Last weekend, daughter Alia and I flew down to see the completed portions of the forward fuselage molds. We rented a Cessna 150, and had a nice VFR flight. The only problem was that the 150 was excruciatingly slow. While no cars on the freeway passed us, we weren't passing them by any great margin.
Oh - and there was also the part where I pulled open one of the "juice can" air vents, and a big ol' yellowjacket wasp plopped into my lap. I did keep flying the airplane, but I must admit I didn't fly it any too well until I'd managed to get rid of that wasp.
With the molds, everything looks good. We're proceeding with other parts of the forward fuselage, including the cockpit rail details, the canopy transparency frame, the canopy transparency plug, and the interior structural bulkheads.
About the only thing I saw that I didn't like was how the masonite templates in the plug showed through in the molds. Of course, we expected this, so it's no real surprise. And besides, the mold embodies the two factors that make things like this look much worse than they actually are: it's black, and it's shiny. In actuality, the scallops are only a couple thousands of an inch high, and they'll sand out with relatively little difficulty.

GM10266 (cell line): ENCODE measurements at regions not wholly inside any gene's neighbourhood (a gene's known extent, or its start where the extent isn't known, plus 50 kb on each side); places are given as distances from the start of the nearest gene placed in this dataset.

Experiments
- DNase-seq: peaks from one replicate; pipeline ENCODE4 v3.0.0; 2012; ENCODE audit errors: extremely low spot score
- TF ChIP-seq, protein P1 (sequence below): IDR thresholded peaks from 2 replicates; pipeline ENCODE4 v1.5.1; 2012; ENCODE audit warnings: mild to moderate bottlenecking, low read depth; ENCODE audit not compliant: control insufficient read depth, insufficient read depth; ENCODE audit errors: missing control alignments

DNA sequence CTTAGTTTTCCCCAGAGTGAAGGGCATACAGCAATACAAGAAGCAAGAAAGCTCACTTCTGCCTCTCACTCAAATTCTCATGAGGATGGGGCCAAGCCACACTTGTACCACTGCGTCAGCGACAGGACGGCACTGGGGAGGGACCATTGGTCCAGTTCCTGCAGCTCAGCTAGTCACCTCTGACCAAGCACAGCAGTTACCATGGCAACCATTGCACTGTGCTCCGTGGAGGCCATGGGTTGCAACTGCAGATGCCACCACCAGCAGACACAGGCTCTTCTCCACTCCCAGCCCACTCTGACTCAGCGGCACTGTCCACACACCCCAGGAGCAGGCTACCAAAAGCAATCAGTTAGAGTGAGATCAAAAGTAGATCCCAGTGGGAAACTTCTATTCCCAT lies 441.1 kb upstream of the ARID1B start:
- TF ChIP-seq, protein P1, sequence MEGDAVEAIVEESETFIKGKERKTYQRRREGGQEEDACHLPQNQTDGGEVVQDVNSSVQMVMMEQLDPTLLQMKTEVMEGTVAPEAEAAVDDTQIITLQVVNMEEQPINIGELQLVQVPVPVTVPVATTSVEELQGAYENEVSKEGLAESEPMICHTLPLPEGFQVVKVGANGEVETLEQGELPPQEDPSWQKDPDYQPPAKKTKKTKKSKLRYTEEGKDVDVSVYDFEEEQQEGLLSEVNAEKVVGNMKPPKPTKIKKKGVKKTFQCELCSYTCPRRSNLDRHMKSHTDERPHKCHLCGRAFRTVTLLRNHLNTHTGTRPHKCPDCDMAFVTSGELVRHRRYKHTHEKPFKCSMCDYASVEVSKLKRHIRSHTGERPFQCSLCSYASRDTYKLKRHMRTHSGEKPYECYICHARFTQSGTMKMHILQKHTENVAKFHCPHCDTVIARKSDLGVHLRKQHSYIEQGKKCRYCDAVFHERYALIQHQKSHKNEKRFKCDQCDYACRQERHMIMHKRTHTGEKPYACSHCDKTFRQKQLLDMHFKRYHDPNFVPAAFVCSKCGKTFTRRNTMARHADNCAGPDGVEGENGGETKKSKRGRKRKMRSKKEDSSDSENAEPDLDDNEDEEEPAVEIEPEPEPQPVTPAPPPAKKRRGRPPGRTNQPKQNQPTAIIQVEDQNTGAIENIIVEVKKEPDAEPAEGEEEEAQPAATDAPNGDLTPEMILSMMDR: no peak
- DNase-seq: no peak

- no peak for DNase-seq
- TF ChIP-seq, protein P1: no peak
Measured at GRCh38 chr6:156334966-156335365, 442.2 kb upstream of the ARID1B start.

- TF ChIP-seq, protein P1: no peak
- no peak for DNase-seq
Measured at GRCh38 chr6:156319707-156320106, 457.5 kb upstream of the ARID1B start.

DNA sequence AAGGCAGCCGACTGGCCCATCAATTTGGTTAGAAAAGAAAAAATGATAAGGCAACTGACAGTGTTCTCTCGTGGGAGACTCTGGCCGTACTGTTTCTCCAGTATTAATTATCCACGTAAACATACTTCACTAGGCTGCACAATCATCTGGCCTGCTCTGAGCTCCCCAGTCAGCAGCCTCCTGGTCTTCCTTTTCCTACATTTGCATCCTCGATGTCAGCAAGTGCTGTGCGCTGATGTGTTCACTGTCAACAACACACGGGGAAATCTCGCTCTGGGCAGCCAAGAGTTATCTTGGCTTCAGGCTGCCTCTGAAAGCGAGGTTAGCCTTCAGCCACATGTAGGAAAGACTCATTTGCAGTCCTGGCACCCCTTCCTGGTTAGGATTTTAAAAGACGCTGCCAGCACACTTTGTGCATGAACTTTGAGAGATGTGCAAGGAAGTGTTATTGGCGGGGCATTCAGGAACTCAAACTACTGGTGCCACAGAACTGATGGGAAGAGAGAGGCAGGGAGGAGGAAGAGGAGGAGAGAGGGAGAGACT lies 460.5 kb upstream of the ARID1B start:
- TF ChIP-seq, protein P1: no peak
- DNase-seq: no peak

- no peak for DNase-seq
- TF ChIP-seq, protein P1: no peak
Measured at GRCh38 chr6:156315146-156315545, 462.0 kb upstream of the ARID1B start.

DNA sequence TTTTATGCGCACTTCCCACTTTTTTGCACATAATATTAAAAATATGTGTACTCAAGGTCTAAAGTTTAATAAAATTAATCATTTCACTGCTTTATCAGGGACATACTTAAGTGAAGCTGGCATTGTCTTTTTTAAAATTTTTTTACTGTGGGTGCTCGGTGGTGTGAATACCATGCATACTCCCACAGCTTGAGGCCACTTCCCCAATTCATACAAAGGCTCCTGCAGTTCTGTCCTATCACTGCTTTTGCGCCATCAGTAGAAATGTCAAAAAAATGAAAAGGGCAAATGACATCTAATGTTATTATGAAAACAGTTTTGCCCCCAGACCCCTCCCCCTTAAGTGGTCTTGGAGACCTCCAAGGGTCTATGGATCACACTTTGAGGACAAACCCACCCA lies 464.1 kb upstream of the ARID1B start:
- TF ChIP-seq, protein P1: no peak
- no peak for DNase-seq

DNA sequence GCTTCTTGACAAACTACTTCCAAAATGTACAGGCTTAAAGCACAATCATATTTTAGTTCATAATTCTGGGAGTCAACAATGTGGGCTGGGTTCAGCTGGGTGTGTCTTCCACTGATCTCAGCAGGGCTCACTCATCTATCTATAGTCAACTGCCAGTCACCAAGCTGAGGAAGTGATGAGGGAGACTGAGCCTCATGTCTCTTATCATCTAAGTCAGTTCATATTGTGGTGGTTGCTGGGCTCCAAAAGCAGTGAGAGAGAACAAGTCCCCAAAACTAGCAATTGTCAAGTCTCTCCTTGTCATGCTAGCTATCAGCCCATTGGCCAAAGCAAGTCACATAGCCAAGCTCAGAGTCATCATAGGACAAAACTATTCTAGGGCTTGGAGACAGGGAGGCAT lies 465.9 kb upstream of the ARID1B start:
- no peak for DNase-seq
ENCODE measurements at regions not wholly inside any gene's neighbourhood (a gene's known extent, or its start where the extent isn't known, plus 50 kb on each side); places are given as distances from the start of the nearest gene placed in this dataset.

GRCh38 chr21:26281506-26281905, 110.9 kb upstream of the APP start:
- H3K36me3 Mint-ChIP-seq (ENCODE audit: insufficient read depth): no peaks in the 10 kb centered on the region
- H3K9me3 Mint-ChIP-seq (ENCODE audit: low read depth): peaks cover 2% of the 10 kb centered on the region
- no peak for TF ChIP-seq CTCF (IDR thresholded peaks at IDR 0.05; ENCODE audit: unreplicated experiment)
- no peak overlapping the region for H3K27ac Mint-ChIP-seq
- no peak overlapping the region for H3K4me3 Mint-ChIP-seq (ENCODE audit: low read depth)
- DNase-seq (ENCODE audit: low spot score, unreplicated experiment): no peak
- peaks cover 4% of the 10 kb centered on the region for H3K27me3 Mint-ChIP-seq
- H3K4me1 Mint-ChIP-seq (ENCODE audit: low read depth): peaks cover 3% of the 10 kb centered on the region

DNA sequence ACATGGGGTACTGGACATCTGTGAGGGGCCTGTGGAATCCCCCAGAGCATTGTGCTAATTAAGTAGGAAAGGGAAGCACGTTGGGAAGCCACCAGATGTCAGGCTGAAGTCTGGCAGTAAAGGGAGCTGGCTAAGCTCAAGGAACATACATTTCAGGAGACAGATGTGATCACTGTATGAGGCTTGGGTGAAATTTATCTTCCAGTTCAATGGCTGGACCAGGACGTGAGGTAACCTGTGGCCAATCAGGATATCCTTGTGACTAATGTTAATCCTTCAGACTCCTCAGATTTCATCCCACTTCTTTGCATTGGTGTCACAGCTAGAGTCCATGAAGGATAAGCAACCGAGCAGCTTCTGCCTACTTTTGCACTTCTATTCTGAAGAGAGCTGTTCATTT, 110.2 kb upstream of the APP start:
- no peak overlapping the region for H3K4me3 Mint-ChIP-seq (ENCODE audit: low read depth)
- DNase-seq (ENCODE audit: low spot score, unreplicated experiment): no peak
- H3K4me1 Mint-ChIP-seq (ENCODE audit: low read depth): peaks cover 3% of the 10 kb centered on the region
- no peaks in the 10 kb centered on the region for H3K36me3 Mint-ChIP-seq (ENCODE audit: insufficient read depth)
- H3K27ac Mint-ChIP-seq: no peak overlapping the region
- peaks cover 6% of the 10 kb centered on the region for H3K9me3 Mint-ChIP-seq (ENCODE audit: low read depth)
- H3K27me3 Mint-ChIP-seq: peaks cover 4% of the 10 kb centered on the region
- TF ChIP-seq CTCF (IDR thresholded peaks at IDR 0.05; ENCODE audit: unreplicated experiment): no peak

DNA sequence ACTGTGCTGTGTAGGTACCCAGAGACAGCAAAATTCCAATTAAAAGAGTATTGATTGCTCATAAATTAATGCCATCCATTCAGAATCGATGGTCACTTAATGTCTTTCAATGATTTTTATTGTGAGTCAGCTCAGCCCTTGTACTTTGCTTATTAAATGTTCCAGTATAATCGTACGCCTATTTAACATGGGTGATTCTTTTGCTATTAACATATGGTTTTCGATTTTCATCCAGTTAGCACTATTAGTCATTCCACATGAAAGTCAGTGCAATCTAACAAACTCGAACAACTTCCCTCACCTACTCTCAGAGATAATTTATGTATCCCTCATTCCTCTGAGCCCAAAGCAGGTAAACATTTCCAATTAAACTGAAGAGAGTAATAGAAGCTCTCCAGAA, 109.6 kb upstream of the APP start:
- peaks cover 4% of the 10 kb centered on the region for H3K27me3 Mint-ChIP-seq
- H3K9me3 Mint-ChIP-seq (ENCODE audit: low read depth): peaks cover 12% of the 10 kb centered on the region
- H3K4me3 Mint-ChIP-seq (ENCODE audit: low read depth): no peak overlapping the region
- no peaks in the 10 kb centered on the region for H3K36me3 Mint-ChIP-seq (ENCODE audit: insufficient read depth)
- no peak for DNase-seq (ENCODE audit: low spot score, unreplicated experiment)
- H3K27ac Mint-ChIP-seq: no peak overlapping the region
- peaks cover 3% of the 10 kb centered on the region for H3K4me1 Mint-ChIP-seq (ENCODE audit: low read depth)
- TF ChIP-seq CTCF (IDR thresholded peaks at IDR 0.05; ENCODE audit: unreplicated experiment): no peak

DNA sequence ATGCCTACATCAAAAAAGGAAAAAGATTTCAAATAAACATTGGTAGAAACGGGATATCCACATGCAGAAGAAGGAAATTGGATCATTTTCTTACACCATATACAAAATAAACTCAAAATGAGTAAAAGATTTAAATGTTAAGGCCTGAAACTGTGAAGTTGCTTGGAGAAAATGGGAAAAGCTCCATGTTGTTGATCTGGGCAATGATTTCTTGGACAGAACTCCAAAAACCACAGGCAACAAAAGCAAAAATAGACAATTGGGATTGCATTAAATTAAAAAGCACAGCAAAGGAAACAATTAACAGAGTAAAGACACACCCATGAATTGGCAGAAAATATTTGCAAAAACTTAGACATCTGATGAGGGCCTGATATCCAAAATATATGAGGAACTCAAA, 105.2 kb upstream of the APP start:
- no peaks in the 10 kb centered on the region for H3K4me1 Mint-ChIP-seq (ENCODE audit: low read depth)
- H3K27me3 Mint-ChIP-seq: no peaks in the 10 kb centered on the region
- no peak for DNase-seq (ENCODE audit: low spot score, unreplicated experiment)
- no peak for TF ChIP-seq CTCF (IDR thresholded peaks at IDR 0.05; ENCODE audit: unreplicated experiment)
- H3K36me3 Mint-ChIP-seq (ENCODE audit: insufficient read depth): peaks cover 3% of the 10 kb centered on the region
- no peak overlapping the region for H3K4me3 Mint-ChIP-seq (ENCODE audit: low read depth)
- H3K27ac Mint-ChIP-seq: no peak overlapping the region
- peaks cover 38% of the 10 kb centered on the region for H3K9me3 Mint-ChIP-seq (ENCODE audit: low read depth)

Looking at the fuselage molds, it's quite clear that this is going to be a really roomy and comfortable glider. I'm looking forward to having a demonstration article that I can have people sit in and try on for size.
Next weekend, I'm going to get to work on some more of the wing tooling, so we can get started on fabbing the Block I wingset.
Below are some more pictures of the forward fuselage molds. Again, no comments; they pretty much speak for themselves.
page updated 22 April 2002 all text and graphics copyright (c) 2002 HP Aircraft, LLC